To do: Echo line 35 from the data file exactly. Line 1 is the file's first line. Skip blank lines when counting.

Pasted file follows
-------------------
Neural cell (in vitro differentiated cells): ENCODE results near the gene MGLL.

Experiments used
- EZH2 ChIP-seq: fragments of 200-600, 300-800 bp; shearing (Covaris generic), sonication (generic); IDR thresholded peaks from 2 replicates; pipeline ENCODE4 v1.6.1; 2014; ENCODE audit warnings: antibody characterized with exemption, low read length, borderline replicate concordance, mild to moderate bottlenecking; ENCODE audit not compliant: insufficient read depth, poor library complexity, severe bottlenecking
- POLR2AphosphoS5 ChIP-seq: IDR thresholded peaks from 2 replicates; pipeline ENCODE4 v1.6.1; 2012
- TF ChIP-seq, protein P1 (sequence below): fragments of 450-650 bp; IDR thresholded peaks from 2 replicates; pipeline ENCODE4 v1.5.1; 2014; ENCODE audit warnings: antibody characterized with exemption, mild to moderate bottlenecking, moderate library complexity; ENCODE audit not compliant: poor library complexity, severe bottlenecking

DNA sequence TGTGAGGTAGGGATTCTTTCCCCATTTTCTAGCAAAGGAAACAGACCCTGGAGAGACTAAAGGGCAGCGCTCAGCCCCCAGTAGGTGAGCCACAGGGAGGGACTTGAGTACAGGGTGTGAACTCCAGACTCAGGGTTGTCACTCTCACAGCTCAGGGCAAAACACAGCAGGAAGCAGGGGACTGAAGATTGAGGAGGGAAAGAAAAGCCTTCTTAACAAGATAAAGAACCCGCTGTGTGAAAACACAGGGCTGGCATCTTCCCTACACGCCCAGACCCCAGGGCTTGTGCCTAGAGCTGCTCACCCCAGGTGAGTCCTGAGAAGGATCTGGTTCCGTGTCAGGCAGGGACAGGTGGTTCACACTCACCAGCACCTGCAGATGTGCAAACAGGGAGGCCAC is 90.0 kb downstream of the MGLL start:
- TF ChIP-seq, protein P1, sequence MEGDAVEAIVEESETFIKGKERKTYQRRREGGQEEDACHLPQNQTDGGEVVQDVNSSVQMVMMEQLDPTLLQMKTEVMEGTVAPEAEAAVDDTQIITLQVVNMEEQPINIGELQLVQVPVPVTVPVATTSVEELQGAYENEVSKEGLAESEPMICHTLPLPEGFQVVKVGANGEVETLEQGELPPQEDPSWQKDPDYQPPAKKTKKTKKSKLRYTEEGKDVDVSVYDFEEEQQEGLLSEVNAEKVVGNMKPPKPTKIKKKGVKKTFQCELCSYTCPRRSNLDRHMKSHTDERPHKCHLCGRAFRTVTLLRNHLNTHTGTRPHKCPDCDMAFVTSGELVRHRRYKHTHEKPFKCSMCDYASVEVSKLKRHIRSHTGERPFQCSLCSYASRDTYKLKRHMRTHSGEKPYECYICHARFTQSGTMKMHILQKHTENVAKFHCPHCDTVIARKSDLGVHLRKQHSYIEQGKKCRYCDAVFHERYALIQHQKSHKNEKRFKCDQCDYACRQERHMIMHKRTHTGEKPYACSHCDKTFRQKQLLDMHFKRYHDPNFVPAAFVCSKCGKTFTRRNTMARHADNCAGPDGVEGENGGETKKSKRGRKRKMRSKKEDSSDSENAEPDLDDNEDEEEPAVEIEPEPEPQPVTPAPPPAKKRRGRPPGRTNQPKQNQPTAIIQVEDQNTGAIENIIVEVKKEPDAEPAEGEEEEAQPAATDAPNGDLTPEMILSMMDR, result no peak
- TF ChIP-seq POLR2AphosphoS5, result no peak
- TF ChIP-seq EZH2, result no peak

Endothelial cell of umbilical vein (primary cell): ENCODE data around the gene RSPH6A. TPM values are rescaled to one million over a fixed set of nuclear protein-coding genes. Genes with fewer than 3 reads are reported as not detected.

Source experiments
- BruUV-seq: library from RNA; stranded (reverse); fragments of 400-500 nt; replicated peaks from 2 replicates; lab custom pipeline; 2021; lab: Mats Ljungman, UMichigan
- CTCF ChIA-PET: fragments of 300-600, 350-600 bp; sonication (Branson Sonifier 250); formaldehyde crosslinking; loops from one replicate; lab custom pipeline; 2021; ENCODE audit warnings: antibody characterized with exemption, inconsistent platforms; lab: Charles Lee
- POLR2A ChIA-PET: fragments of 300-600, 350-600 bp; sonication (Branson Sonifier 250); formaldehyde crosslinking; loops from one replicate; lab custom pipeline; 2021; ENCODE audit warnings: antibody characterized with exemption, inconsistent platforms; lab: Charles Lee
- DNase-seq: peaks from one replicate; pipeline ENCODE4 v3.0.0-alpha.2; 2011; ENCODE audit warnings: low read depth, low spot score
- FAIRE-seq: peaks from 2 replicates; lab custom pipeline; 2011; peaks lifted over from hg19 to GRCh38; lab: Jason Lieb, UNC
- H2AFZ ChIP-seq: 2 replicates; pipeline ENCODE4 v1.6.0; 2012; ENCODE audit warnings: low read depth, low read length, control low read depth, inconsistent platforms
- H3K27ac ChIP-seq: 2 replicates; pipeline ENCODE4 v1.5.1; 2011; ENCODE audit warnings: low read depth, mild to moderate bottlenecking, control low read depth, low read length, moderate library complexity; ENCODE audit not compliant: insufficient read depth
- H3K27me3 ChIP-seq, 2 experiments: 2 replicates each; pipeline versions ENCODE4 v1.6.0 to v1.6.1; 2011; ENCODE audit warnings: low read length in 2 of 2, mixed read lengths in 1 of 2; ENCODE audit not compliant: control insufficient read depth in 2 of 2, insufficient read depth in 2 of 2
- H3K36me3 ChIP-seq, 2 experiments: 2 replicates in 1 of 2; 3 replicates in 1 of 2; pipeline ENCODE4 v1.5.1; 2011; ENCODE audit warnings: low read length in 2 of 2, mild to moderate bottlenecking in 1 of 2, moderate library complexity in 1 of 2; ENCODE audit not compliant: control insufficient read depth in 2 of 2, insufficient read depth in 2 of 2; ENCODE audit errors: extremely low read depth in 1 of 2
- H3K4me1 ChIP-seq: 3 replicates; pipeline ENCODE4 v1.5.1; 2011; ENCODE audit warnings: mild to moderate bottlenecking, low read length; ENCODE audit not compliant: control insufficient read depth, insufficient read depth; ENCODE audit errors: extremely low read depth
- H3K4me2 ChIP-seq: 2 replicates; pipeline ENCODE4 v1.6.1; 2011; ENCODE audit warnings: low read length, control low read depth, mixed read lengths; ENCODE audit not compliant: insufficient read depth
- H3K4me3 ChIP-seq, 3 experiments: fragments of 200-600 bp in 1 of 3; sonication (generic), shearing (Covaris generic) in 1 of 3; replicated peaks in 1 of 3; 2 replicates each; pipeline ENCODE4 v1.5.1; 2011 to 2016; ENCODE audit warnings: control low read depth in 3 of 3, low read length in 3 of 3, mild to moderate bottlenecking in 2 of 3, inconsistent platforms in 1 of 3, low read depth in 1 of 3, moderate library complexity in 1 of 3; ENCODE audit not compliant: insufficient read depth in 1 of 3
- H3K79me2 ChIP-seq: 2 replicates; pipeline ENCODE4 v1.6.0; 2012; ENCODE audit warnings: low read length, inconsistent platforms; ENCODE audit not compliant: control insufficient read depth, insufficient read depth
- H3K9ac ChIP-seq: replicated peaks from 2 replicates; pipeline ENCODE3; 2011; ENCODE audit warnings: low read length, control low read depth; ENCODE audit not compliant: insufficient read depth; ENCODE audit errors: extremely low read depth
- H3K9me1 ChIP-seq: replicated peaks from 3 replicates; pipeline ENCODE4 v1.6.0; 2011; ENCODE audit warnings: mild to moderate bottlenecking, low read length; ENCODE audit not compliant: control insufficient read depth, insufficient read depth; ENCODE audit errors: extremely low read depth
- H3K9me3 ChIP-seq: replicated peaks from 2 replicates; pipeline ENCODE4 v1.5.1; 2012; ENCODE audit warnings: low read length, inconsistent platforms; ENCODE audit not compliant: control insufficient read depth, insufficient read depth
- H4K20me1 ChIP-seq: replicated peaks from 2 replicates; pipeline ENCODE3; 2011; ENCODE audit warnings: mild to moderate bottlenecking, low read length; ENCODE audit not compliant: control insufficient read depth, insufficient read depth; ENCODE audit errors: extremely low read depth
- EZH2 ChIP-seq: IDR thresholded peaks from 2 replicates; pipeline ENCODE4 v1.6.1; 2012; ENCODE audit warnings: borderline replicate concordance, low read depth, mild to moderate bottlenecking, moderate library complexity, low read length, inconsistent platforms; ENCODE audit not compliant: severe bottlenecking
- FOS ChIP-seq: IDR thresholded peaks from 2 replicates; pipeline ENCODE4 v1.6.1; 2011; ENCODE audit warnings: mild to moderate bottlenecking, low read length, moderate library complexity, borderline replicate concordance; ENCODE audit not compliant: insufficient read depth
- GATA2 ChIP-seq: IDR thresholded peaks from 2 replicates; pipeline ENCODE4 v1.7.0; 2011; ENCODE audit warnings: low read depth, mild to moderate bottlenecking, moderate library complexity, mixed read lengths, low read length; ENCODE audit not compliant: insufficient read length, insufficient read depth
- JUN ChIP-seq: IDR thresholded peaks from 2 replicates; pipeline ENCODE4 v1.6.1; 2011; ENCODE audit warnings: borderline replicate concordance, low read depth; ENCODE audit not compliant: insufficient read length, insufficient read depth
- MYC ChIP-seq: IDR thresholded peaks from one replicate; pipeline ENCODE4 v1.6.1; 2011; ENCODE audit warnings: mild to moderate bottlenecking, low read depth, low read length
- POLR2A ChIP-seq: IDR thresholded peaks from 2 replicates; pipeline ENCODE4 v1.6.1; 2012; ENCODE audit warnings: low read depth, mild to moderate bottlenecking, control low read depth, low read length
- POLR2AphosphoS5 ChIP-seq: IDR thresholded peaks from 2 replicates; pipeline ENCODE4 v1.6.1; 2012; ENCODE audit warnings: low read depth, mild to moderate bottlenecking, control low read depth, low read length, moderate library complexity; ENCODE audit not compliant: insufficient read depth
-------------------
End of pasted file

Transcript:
- POLR2AphosphoS5 ChIP-seq: IDR thresholded peaks from 2 replicates; pipeline ENCODE4 v1.6.1; 2012; ENCODE audit warnings: low read depth, mild to moderate bottlenecking, control low read depth, low read length, moderate library complexity; ENCODE audit not compliant: insufficient read depth